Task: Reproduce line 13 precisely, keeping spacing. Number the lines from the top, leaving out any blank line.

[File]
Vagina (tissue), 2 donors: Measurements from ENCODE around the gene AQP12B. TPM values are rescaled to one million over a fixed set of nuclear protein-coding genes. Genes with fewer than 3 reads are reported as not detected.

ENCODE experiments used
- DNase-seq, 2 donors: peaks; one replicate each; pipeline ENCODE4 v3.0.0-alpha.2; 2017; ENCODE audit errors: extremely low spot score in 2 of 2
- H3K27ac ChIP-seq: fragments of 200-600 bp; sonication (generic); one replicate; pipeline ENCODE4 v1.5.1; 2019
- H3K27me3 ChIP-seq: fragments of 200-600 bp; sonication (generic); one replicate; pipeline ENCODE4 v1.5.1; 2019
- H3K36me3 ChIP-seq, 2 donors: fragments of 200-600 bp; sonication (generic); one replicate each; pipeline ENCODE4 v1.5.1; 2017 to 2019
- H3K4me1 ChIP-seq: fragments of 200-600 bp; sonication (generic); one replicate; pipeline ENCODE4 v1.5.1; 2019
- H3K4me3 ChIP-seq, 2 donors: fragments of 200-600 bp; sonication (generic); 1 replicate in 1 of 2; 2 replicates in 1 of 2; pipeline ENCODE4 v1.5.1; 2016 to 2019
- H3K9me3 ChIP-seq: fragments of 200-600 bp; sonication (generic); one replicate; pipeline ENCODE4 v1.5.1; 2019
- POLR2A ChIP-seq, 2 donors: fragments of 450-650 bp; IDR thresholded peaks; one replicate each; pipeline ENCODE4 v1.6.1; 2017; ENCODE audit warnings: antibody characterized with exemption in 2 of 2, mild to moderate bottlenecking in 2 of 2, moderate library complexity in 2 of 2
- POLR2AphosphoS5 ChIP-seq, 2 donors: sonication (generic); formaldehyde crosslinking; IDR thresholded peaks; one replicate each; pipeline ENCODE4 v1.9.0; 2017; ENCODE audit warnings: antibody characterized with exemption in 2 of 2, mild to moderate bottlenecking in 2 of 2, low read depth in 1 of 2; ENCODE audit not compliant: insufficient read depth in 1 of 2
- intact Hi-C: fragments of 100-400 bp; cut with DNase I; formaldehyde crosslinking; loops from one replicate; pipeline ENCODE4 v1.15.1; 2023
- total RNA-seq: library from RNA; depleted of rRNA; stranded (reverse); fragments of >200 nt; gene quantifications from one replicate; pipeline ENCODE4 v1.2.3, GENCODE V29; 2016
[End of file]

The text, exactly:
- total RNA-seq: library from RNA; depleted of rRNA; stranded (reverse); fragments of >200 nt; gene quantifications from one replicate; pipeline ENCODE4 v1.2.3, GENCODE V29; 2016